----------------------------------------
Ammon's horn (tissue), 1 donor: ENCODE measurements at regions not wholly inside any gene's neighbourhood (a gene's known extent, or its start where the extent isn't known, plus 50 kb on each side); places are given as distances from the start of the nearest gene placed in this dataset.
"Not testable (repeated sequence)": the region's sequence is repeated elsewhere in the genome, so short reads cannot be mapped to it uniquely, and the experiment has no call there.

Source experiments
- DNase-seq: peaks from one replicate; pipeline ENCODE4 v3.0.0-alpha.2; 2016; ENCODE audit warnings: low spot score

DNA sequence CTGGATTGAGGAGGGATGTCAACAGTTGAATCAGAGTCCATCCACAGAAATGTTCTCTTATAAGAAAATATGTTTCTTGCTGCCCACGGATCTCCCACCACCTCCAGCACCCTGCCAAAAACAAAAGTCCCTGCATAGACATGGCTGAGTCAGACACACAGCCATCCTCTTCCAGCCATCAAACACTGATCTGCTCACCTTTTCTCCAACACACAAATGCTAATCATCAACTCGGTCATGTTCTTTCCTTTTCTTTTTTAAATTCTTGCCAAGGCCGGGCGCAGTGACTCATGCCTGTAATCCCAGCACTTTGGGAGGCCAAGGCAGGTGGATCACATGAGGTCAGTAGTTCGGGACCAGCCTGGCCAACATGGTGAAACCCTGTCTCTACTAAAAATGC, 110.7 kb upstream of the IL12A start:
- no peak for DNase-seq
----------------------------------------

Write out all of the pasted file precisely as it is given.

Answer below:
Ammon's horn (tissue), 1 donor: ENCODE measurements at regions not wholly inside any gene's neighbourhood (a gene's known extent, or its start where the extent isn't known, plus 50 kb on each side); places are given as distances from the start of the nearest gene placed in this dataset.
"Not testable (repeated sequence)": the region's sequence is repeated elsewhere in the genome, so short reads cannot be mapped to it uniquely, and the experiment has no call there.

Source experiments
- DNase-seq: peaks from one replicate; pipeline ENCODE4 v3.0.0-alpha.2; 2016; ENCODE audit warnings: low spot score

DNA sequence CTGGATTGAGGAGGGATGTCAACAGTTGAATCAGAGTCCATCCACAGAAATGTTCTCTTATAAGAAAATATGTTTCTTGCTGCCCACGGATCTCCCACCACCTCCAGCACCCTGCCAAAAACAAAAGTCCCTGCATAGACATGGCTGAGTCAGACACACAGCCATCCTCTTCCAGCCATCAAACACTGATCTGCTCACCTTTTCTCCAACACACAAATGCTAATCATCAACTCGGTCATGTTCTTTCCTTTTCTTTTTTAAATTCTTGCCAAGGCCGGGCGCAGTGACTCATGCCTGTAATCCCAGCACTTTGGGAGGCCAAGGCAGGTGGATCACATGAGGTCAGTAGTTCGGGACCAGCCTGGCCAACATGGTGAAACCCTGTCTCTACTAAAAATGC, 110.7 kb upstream of the IL12A start:
- no peak for DNase-seq